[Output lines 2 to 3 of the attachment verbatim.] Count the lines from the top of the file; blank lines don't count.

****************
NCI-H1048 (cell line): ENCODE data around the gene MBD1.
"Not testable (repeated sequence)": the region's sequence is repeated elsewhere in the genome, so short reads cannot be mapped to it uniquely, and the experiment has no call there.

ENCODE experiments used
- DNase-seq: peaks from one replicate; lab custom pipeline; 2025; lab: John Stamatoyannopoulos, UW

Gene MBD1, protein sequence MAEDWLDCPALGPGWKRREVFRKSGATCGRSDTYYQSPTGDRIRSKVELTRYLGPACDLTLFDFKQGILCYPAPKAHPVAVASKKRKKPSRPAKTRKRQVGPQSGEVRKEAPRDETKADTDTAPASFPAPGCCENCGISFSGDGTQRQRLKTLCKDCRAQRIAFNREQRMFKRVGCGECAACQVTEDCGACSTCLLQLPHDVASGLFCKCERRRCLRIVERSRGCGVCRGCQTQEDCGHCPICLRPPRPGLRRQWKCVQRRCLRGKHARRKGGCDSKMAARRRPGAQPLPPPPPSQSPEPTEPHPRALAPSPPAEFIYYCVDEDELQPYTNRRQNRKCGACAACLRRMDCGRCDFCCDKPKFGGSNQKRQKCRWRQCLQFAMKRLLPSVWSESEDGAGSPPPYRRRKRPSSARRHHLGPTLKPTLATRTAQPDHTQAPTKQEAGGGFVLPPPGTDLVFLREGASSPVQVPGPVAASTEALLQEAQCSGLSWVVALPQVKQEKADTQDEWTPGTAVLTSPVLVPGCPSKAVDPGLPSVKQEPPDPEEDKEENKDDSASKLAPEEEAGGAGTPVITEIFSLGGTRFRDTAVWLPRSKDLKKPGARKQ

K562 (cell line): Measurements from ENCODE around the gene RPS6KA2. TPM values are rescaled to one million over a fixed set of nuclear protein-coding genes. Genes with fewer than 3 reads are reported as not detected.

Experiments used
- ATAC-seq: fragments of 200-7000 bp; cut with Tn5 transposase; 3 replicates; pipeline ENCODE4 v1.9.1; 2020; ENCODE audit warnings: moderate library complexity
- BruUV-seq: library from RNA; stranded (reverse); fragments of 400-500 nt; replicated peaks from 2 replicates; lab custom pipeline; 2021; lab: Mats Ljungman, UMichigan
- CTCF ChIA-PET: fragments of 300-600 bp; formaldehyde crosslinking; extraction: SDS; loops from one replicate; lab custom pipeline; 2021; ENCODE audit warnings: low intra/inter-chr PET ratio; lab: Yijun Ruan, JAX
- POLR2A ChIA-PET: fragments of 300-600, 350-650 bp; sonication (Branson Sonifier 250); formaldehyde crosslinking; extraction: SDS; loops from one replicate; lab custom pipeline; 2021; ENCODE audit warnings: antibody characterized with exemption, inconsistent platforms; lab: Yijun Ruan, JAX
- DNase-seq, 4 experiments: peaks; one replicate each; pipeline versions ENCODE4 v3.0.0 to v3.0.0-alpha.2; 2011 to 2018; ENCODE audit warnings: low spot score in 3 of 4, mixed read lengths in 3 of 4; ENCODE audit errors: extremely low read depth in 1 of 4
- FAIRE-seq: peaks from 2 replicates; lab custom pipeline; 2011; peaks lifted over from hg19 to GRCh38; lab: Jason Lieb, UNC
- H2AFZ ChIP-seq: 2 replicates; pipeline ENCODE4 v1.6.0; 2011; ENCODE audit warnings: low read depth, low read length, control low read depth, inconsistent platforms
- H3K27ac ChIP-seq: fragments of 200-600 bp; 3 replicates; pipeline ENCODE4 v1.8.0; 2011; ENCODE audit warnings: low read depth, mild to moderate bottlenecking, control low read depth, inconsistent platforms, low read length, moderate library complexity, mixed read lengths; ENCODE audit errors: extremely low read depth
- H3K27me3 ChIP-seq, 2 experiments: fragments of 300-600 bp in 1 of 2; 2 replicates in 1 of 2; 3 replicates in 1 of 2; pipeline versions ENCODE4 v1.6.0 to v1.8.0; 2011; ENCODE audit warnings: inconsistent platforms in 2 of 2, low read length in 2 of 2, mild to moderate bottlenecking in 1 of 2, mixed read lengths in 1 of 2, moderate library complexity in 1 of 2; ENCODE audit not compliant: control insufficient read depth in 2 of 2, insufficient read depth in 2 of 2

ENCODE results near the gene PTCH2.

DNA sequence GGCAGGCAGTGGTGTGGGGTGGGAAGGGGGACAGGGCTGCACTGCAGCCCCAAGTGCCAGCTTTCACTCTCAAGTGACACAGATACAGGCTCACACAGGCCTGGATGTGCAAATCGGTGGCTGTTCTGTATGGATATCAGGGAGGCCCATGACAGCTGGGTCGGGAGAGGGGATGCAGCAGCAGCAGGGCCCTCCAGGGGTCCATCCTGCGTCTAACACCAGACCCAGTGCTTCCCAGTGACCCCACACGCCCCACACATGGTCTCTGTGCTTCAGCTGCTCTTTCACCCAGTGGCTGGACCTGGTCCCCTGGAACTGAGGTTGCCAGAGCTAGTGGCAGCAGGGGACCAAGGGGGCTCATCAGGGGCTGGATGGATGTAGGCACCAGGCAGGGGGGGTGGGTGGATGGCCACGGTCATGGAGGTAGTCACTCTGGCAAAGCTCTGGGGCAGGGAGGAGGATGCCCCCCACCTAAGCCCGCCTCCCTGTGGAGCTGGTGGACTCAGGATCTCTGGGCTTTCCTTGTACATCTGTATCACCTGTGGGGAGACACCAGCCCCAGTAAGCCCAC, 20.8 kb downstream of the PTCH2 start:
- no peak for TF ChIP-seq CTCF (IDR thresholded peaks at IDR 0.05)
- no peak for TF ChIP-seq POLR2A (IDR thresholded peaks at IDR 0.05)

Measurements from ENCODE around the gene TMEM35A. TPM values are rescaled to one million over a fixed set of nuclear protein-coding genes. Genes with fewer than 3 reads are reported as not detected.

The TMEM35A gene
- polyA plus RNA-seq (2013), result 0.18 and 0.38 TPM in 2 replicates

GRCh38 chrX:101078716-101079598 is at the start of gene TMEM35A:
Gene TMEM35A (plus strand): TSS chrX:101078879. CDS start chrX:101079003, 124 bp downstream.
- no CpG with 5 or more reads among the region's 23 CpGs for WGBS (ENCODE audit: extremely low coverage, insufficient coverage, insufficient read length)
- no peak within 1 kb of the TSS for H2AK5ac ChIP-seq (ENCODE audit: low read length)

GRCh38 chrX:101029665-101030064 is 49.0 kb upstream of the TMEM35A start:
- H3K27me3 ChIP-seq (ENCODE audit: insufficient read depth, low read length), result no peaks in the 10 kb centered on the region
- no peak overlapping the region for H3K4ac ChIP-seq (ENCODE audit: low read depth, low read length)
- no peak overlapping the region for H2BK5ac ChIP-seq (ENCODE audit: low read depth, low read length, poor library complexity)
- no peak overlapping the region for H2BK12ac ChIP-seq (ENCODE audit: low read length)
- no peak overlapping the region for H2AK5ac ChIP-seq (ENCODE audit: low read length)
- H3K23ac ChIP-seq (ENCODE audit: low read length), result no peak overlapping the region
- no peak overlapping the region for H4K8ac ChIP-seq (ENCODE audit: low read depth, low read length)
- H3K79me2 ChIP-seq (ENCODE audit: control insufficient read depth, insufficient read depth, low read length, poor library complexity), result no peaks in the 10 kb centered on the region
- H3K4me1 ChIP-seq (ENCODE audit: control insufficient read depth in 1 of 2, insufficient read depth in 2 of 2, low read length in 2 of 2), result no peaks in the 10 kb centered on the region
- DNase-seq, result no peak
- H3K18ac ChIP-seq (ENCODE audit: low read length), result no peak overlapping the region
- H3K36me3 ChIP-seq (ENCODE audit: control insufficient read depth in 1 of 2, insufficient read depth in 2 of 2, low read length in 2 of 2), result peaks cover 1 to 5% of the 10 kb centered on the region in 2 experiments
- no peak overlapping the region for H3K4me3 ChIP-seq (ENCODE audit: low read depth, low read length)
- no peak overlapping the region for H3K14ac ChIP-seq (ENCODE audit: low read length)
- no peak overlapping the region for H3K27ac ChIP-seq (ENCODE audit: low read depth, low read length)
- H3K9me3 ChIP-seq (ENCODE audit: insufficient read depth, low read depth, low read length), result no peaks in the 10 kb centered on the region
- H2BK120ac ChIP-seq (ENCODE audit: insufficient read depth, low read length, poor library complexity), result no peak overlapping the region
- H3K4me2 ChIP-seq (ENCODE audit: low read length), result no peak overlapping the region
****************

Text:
"Not testable (repeated sequence)": the region's sequence is repeated elsewhere in the genome, so short reads cannot be mapped to it uniquely, and the experiment has no call there.

ENCODE experiments used